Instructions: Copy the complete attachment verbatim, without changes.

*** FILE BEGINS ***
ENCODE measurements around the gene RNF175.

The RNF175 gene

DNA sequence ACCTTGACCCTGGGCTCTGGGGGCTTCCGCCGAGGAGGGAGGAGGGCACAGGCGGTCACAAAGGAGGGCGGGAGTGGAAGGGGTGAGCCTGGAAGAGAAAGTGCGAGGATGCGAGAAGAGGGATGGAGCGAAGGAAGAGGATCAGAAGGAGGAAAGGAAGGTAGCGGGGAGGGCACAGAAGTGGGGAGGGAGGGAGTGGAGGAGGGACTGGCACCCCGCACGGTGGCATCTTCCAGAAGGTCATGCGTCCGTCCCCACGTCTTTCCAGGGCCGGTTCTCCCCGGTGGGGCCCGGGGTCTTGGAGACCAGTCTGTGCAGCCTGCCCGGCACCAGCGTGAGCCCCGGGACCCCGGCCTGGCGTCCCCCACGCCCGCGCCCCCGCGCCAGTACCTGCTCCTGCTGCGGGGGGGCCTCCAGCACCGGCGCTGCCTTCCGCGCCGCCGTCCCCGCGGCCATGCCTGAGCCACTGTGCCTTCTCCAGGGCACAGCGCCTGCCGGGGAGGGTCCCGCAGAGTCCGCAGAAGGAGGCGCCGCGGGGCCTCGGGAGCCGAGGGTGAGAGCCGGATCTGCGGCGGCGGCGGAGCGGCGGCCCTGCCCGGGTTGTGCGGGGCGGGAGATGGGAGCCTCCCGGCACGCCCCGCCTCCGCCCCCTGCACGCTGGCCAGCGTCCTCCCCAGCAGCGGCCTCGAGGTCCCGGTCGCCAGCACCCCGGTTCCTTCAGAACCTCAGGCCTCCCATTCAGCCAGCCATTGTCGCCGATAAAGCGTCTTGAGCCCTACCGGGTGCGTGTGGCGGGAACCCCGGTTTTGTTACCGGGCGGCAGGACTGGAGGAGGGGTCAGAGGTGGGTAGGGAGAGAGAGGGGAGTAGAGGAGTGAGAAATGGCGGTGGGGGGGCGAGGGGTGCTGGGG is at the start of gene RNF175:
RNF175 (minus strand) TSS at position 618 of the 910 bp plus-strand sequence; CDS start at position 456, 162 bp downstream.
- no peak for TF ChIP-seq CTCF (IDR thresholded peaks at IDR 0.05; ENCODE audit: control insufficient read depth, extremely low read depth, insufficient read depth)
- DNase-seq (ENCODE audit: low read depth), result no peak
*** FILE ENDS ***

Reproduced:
ENCODE measurements around the gene RNF175.

The RNF175 gene

DNA sequence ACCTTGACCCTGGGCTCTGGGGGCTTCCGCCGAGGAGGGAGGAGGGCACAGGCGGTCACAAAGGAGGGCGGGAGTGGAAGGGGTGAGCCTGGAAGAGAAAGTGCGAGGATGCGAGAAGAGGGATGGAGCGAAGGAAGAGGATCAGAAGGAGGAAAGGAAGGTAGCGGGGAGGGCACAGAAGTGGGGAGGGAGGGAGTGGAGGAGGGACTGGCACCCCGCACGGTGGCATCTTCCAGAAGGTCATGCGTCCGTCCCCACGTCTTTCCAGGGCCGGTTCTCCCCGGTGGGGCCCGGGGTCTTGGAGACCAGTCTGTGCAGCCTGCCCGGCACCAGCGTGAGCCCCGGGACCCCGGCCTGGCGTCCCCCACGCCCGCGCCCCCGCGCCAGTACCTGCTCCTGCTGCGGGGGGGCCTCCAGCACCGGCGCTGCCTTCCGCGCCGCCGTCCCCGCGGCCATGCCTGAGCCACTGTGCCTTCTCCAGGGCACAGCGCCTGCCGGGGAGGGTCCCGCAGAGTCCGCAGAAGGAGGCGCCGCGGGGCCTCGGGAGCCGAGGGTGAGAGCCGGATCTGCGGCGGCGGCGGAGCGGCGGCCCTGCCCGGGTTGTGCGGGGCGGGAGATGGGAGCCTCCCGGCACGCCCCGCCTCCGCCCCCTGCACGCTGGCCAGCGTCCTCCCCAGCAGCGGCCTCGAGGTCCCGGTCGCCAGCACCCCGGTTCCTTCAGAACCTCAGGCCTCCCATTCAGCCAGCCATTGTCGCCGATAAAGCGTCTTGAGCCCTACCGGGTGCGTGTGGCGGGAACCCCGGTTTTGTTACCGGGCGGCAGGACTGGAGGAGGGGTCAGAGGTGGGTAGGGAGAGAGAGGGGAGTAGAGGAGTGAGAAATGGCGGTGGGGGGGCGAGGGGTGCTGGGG is at the start of gene RNF175:
RNF175 (minus strand) TSS at position 618 of the 910 bp plus-strand sequence; CDS start at position 456, 162 bp downstream.
- no peak for TF ChIP-seq CTCF (IDR thresholded peaks at IDR 0.05; ENCODE audit: control insufficient read depth, extremely low read depth, insufficient read depth)
- DNase-seq (ENCODE audit: low read depth), result no peak